If you want to try traditional Polish food, stop counting your calories. Polish cuisine is a complex mix of foreign culinary traditions: Russian, Lithuanian, Ukrainian, Jewish and German to name but a few. It is rich in meat of all kinds, sour cabbage, cereals, dried mushrooms, sour rye as well as different kinds of noodles and dumplings. Generally speaking, Polish cuisine is hearty, filling and mouth-watering. Widely famous for their hospitality, Polish people tend to put their heart into cooking, allowing themselves a generous amount of time for that, according to the saying: "Guest in the home, God in the home
". So what makes Polish cuisine
Any good meal starts with soup and Poland is famous for having as wide a choice of soups as France has of cheeses. The most popular one is rosół
- poultry or beef bouillon served with noodles and sprinkled liberally with parsley. Also very well known is barszcz
- a spicy beetroot broth often served with beans or so called uszka
- ravioli-type pastries stuffed with meat or mushrooms. Another soup worth looking out for is żurek
- made from fermented rye and often flavored with sausage, potatoes and hard-boiled eggs. You will also be delighted by botwinka
which is a seasonal soup made from the leaves of beetroot as well as krupnik
- barley soup on rich chicken stock with chunks of meat, potatoes and vegetables. True gourmet treats are flaczki (tripe cooked in a spicy bouillon stock with vegetables) as well as mushroom soup usually thickened with sour cream and served either with rice or pasta.
Throughout the past decade meat consumption in Poland has remained among the highest in Europe. Yes, you can definitely say that Poles are insatiable meat eaters who cannot imagine a day without eating meat. Hams and sausages are consumed at all times during the day and beef and pork in different guises (fried, grilled, roasted) are the must of most meals. Perhaps the best-known Polish culinary classic is kotlet schabowy
- a pork cutlet coated in breadcrumbs and usually served with potatoes and cabbage. Other popular pork dishes are golonka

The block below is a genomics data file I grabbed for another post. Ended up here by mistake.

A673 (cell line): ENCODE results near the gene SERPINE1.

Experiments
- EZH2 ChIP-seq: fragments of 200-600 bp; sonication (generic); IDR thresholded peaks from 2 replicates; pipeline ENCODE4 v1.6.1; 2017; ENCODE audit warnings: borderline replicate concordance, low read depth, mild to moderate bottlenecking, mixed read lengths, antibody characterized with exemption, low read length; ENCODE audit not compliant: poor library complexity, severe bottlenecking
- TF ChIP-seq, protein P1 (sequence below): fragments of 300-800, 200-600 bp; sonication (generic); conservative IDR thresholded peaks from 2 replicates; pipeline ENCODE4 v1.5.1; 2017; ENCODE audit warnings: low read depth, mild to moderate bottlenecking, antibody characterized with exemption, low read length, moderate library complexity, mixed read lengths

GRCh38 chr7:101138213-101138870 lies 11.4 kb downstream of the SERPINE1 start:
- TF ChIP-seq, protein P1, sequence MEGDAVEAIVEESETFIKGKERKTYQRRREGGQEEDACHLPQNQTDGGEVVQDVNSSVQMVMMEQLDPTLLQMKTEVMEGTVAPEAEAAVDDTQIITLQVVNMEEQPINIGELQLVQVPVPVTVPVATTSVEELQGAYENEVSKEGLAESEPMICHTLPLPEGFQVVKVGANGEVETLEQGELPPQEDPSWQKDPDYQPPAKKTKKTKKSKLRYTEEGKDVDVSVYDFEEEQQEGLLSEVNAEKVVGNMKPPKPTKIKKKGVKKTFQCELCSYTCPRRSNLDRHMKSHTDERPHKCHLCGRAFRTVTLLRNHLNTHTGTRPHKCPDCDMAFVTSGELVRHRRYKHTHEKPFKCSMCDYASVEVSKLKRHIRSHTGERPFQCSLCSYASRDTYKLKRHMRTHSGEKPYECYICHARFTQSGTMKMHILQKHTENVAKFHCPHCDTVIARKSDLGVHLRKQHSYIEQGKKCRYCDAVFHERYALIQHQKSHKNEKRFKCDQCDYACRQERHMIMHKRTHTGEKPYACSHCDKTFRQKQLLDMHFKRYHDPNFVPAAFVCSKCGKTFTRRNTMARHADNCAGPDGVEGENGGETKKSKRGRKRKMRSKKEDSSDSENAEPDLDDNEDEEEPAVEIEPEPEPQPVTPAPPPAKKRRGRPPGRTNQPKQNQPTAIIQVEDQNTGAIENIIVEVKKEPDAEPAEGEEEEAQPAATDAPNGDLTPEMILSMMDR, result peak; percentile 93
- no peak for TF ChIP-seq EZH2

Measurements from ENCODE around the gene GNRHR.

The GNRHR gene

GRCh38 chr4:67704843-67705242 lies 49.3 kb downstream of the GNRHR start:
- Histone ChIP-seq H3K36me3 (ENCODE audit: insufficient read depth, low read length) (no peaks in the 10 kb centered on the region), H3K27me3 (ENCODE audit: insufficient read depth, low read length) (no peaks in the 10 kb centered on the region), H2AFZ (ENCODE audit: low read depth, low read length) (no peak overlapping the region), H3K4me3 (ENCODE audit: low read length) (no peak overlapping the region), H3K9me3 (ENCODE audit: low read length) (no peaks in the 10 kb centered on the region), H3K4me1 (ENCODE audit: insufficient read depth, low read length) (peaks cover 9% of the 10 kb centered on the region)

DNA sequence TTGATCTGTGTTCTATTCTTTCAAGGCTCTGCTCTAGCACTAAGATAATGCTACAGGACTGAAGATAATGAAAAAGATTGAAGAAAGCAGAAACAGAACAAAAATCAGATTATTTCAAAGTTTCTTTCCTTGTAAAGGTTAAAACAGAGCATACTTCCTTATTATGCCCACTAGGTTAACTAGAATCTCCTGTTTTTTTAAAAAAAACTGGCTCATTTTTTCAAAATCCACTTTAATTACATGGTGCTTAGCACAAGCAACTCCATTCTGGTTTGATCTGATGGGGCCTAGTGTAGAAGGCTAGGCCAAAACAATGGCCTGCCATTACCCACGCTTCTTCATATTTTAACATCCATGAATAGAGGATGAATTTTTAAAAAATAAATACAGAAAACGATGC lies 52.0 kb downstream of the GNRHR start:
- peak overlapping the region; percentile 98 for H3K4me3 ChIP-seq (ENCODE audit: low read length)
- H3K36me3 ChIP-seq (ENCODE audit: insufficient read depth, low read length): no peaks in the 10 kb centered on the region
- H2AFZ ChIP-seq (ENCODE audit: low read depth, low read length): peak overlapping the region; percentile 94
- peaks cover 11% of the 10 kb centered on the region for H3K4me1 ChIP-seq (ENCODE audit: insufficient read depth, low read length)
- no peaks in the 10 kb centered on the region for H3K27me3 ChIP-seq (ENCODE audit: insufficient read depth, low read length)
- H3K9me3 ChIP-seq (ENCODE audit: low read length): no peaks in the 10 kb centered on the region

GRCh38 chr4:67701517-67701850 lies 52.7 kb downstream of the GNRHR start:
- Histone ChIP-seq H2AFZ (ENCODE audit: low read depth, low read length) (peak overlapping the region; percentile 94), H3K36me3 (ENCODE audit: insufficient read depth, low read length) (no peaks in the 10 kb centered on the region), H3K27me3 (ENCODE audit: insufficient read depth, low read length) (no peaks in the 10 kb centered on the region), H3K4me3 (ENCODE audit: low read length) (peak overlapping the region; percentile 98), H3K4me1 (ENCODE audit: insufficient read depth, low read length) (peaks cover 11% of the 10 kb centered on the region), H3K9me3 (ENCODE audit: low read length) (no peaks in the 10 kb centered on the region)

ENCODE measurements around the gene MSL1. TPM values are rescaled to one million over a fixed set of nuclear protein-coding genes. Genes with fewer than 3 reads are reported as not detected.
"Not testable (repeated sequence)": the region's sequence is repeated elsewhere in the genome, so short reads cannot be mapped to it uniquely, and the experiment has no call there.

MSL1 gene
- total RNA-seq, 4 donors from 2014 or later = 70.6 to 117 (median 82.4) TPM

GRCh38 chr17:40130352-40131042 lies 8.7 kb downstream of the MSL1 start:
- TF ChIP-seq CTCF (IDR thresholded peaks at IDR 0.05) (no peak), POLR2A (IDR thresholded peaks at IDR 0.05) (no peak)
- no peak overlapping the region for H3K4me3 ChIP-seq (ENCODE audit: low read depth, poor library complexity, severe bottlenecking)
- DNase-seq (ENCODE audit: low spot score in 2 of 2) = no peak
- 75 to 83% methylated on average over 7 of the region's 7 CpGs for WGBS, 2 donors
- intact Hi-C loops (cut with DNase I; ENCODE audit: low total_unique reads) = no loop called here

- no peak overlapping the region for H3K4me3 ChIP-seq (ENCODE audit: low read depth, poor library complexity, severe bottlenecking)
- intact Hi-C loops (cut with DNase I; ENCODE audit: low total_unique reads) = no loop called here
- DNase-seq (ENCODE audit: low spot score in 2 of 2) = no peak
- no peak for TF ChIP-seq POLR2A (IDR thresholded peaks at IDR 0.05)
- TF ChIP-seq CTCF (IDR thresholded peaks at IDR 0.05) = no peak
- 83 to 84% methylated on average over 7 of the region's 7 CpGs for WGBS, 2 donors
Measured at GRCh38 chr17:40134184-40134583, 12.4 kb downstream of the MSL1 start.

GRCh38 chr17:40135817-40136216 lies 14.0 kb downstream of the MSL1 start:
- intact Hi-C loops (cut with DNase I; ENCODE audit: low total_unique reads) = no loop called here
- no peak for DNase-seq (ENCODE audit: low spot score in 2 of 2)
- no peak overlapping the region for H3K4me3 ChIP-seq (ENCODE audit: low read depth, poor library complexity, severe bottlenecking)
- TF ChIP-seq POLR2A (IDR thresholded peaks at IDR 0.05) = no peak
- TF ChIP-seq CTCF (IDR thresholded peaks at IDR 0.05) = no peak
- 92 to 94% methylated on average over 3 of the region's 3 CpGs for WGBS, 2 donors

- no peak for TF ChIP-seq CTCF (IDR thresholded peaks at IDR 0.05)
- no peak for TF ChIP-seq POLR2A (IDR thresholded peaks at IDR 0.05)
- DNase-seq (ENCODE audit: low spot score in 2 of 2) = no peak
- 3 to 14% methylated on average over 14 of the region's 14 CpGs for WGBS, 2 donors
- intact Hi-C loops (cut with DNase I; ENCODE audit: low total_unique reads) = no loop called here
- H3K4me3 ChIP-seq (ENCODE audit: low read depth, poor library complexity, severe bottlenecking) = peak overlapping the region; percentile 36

- pork knuckle and kaszanka
- Polish blood sausage made with kasza. Also worth trying are gołąbki
- cabbage leaves stuffed with meat and rice. The most renowned Polish specialty, very popular throughout the world is kielbasa- excellent smoked meat.
For those who don't eat meat Poland offers a large variety of vegetarian dishes. Besides widely known pierogi
- very traditional small dumplings filled with sauerkraut and mushrooms, cottage cheese and potatoes or seasonably fruit, you can also taste naleśniki
- pancakes stuffed with jam, fruit or cottage cheese and knedle
- potato dumplings stuffed with fruit. Also, for vegetarians, side dishes such as kluski śląskie
- Silesian dumplings made from boiled potatoes and kopytka- dumplings in a hoof shape can be served. Apart from that, very popular and mouth- watering are placki ziemniaczane
- basically potato pancakes.
As for pastries and cakes, besides all the delicacies such as: babka drożdżowa
- made from yeast dough, pączki
- closed donut filled with rose marmalade, faworki
- pastry twisters, sernik
(cheesecake) - made primarily of twaróg
(Quark) and szarlotka
(Apple Pie), there are also other traditional ones such as: makowiec
- Swiss-roll type of cake with poppyseed and pierniki
- gingerbread shapes filled with marmalade of different fruit flavors and covered with chocolate.
If you're not hungry yet, go and sample some authentic Polish food to discover how delicious it is. Just a word of caution though: you will most likely add a few extra pounds. I will finish by quoting a famous Polish saying: "Jedzcie, pijcie i popuszczajcie pasa
" (Eat, drink and loosen your belt).Smacznego!